Citizens of Republic of Moldova no longer need a visa to travel to European Union countries, from today, April 28. For the small former USSR republic, it is another step towards EU, an evolution that looks crucial since Rep. of Moldova is seen as a possible next target for Putin’s Russia. Still, news reports show people are divided between moderate enthusiasm and indifference.
In response to the Ukraine crisis, the European Union has said it will accelerate the partnerships and from Monday, all citizens of Moldova with a biometric passport can travel visa-free to Europe’s Schengen zone, the European Commission said on Sunday in a statement, Reuters reported.
EU officials, including Romanian Government, say it is a historical decision. Romanian and Moldavian prim-ministers will meet at a border point, on Tuesday, to mark the event.
But a recent poll shows 50% of the Moldavians say “lifting visas is not an important evolution”, according to AFP. Some said they didn’t have money to travel while others said they were already able to enter EU because they received the Romanian citizenship.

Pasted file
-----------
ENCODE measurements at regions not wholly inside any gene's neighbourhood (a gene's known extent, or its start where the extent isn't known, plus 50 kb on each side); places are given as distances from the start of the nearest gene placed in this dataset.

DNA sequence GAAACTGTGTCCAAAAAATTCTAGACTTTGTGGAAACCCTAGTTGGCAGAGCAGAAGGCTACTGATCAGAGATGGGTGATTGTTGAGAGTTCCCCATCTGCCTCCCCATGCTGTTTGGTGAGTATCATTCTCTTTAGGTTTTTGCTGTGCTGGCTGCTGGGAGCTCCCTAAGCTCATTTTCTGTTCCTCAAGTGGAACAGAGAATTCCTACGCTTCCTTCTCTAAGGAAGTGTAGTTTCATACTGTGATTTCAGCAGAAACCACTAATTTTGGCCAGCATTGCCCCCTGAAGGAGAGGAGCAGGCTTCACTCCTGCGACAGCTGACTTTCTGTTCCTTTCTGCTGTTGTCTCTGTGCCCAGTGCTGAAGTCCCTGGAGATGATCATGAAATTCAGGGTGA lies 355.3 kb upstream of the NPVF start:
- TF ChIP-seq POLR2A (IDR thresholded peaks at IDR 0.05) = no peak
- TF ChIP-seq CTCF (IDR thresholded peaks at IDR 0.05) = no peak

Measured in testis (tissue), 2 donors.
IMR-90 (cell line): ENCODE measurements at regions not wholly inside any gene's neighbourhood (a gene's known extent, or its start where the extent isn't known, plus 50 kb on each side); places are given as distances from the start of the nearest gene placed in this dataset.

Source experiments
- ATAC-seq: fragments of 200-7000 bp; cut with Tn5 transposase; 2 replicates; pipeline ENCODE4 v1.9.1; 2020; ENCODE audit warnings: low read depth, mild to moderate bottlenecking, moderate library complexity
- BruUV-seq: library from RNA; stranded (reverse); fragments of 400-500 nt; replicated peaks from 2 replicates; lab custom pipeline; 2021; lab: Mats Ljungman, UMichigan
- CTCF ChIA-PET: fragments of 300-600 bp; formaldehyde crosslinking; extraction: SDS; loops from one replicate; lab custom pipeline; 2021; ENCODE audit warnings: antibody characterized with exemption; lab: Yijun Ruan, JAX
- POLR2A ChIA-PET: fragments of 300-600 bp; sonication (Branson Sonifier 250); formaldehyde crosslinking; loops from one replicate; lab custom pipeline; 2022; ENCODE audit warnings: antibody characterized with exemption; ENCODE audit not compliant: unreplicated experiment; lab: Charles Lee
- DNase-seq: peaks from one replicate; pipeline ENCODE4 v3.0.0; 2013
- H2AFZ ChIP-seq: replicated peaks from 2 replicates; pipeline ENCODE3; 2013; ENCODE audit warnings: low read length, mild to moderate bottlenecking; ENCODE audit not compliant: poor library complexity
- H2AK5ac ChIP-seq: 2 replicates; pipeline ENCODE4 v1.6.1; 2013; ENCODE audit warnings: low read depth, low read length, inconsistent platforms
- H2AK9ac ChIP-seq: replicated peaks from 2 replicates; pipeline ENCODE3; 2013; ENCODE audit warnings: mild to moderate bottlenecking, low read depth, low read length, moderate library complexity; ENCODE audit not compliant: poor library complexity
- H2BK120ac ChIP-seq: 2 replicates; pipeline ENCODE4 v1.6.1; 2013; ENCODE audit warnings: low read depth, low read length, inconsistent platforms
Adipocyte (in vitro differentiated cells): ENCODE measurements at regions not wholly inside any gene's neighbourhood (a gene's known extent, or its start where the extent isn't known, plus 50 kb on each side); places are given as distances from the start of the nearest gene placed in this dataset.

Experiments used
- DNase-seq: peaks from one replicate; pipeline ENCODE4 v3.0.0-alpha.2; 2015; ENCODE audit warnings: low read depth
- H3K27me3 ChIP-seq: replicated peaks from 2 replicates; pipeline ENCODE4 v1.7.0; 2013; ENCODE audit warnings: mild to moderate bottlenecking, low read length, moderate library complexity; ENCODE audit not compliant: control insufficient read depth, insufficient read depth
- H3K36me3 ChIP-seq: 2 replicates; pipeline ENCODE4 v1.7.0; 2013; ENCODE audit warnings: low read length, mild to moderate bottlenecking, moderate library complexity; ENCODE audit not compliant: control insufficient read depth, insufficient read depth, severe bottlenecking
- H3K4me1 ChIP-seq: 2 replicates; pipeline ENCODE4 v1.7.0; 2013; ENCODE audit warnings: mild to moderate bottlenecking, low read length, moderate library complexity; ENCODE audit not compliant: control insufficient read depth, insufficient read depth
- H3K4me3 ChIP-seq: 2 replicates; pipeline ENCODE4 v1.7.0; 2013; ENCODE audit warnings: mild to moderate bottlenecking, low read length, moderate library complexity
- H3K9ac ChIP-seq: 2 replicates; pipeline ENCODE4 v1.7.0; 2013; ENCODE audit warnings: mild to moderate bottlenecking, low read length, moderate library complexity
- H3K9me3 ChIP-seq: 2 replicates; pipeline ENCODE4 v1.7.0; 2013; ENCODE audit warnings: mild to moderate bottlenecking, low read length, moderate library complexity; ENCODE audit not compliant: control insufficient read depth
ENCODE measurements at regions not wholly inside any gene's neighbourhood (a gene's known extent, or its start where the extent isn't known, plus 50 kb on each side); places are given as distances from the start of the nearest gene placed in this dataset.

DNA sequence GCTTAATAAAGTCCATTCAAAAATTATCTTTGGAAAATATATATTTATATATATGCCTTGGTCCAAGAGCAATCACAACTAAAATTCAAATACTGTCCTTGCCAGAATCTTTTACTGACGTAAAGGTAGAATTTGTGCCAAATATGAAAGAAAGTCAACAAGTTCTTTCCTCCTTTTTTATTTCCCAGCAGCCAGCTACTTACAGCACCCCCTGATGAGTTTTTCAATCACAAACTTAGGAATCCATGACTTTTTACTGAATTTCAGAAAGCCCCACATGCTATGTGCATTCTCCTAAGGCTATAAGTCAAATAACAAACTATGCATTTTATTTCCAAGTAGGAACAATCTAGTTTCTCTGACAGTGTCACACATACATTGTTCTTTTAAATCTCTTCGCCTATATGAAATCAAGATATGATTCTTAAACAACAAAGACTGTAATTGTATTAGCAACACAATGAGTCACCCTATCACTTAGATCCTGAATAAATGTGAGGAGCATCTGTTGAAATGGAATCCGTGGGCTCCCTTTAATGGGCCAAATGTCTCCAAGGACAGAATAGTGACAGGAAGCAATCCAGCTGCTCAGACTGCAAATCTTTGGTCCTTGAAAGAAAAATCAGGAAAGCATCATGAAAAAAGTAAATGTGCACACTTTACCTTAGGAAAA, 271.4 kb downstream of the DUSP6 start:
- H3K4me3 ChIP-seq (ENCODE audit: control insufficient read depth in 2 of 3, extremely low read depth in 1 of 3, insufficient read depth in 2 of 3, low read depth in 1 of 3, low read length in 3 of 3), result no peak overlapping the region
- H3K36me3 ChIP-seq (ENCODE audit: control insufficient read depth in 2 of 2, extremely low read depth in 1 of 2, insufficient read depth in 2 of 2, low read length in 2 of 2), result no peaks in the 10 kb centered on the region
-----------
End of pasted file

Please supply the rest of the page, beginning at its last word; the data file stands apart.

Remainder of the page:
“I am not interested, I don’t have money to go to Europe”, Natalia Tregubova, 56, unemployed, said. “There are no jobs in Europe. We make money in Russia. We are afraid Russia would retaliate against Moldavian workers because of the country’s close relations with EU”, a 63 years worker told AFP. “Most of my friends see no future here and they onl wait ti finish their studies, in order to leave the country for EU”, Anisoara Moraru, a student, said.
Only 15% of the nationals of Rep. of Moldova have a biometric passport. Lifting visas doesn’t mean citizens of Republic of Moldova have the rights to work in EU. But according to statistics, a lot of them are already in EU. Official figures show 700 000 people are working abroad, more than half in EU, and the rest mostly in Russia. Migration to EU is helped by the fact that more than 250 000 moldavians have the Romanian citizenship, EU member.
Republic of Moldova is considered one of the poorest or even the poorest country in Europe, with more than half of the families having a monthly income of only 200 Euros.